Dominic Thiem battled back from the verge of defeat to down world No.1 Novak Djokovic in a three-hour, three-set semi-final classic at the ATP Finals.
“A miserable opening set for Ash Barty.” “Her tennis was way, way below par today.”
Much to my chagrin, I found myself agreeing with the above sentiments from Eurosport commentator Simon Reed.
Barty insisted she had not been swept away by the burgeoning support from millions of Australians as she aimed to emulate Wendy Turnbull’s run to the final way back in 1980.
Make no mistake, however: the top seed was tight in her semi-final loss to 21-year-old American Sofia Kenin.
Being world No. 1 and the top seed at your own slam is a lot of pressure. Barty didn’t admit it, but she is only human.
The semi-final was there for the taking and she blew it. Two set points came and went in the first set. The run of points from 6-4 up to losing the tiebreak 8-6 felt like a microcosm of the match – a potent concoction of tentativeness, good play from the opponent, a drop in execution and then questionable decision making.
At 6-4 up in the tiebreaker Barty hits a hard, deep return which is met with a three-quarter pace response just past the service box. Instead of going after the ball, Barty tamely slices the ball midcourt to hand the initiative back to Kenin.
The American’s deep, angled backhand catches the Aussie off guard and her backhand slice fizzes into the net.
The second set point was a case of too good. Kenin hits a line-licking backhand off a Barty second serve and then wrong-foots her for the forehand.
At 6-6, Barty goes for a drop shot when Kenin is a yard from the baseline in the centre of the court. The 14th seed gets there with plenty of time, sends a slice deep into Barty’s backhand and the subsequent lob is expertly driven away by Kenin.
Finally, at 7-6 down, Barty tries to hit a forehand return with a vapour trail behind it, but it merely thundered into the net.
Where Kenin showed sedulity and tenacity, Barty became more pusillanimous than I can remember in a long time.
The same missed opportunities came and went in the second set.
At 40-15, when Barty had two set points, she surrendered the initiative to Kenin by slicing the ball instead of going after it.
Barty possesses the best slice backhand in the women’s game but these slices lacked the scalpel-like precision she normally wields This gave Kenin plenty of time to wind up and crunch backhand after backhand before running the Aussie ragged and winning the exchange.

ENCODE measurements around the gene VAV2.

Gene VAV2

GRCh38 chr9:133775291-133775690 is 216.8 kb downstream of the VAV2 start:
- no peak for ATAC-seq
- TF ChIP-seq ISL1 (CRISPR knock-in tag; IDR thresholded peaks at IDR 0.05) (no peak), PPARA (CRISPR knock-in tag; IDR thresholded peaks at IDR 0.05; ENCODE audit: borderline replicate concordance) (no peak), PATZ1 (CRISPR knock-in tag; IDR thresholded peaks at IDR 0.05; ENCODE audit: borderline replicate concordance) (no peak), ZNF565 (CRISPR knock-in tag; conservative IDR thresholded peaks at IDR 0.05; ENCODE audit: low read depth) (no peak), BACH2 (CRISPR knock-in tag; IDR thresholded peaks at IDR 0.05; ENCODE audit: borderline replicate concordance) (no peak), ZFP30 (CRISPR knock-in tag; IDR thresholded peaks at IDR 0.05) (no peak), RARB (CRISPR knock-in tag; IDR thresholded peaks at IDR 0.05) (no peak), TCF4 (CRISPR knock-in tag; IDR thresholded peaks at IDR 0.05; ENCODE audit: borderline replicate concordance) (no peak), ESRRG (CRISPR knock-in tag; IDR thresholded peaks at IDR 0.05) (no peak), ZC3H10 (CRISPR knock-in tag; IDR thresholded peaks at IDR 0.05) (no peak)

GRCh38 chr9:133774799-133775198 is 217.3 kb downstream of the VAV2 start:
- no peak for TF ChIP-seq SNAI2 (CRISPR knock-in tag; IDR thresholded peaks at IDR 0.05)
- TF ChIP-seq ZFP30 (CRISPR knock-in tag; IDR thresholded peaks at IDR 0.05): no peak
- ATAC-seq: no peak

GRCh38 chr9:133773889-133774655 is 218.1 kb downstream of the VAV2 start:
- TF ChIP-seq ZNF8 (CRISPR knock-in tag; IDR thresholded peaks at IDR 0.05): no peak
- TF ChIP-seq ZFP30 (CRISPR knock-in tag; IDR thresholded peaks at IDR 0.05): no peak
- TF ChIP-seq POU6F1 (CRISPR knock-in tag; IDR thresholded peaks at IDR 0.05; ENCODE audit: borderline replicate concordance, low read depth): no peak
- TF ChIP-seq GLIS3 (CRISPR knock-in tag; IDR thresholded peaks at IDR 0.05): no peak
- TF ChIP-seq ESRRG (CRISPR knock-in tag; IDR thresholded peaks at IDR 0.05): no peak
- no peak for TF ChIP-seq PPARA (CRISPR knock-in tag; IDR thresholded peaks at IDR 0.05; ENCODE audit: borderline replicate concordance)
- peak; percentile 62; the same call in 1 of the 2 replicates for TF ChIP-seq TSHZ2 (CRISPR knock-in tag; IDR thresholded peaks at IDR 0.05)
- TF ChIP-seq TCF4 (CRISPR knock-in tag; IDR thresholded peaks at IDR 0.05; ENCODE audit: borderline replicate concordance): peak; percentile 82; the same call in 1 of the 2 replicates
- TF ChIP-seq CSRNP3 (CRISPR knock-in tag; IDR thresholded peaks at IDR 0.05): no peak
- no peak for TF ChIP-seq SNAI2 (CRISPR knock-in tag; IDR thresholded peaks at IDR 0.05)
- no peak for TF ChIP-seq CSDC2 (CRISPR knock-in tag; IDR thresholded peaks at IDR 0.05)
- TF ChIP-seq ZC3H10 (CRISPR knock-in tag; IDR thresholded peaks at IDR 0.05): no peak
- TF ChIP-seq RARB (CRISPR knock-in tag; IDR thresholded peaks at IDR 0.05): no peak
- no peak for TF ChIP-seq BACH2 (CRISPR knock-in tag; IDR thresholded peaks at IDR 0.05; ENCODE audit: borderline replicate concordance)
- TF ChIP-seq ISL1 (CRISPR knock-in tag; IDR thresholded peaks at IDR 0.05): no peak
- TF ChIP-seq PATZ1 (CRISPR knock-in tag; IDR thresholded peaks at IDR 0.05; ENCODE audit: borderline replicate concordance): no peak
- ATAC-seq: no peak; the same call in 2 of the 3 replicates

On the next set point, after a topsy-turvy rally, the Aussie had an opening on the forehand, but she blazed the shot several feet long. Kenin then won the following point with a superb backhand on the stretch and Barty subsequently missed a relatively easy drive forehand volley to level the set at 5-5.
The following two games from ‘Sonya’ were the most impressive of the match, with a hold to love and a clinical returning game to seal a 7-6 7-5 win in an hour and 45 minutes.
Barty was edgy throughout the match in the crucial moments. Kenin was more consistent and handled the pressure points far better. Kenin also targeted the Barty backhand, which certainly paid off.
The statistics do not tell us much. Barty had a better winner to unforced error ratio than her opponent, hitting 33 winners and 36 unforced errors to Kenin’s 15 winners and 26 unforced errors.
Both had four break-point chances, Kenin was 2/4 and Barty was 1/4, and the American won just three more points in total. Perhaps the most telling statistic was Barty hitting just 50 per cent of her first serves in.
Despite this match potentially being ‘the one that got away’, her ebullience and jocund nature shone through like nothing else after it.
Barty brought her 11-week-old niece, Olivia, to the post-match press conference to maybe help with the questioning. The 23-year-old cut a cheery and laid back figure. She spoke of the importance of ‘perspective’, which brought back memories of Boris Becker saying in 1987, “I lost a tennis match; nobody died”.
This is one of many reasons why Barty is great for the game.
She lost her semi-final, but she will be back, probably even better. Hopefully the wait for an Aussie champion in Melbourne won’t go on for much longer.